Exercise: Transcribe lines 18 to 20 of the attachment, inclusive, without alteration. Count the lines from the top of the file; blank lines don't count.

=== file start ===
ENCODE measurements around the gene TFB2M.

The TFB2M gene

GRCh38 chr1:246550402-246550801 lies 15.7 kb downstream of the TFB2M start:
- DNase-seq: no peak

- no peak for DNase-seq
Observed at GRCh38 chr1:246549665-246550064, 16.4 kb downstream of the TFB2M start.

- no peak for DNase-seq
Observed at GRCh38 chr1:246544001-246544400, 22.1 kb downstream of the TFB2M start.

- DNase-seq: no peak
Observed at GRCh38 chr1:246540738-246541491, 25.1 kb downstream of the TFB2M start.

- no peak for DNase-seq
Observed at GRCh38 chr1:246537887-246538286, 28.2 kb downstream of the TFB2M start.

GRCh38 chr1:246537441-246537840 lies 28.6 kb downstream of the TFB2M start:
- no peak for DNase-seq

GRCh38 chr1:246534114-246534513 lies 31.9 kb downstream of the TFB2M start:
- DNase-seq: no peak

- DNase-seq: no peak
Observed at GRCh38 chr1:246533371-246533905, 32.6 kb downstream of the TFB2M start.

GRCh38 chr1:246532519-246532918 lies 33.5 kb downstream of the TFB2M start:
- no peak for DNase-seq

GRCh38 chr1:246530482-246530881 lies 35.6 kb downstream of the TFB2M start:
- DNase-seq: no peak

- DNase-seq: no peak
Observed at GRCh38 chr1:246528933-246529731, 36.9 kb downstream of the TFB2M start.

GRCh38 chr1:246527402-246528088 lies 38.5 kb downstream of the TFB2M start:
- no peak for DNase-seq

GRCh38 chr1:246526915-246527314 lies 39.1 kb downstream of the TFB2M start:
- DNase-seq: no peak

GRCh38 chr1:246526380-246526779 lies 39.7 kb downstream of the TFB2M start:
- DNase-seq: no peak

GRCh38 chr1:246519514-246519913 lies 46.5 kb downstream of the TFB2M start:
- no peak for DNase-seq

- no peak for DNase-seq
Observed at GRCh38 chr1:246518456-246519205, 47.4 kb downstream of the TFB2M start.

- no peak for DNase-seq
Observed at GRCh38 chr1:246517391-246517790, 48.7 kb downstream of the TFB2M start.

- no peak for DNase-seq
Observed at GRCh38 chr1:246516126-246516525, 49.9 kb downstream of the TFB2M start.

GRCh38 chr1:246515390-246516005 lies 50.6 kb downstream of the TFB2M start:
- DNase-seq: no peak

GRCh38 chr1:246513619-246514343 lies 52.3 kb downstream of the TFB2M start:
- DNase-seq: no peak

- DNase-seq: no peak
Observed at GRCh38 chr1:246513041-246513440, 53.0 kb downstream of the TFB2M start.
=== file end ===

Observed at GRCh38 chr1:246533371-246533905, 32.6 kb downstream of the TFB2M start.

GRCh38 chr1:246532519-246532918 lies 33.5 kb downstream of the TFB2M start:
- no peak for DNase-seq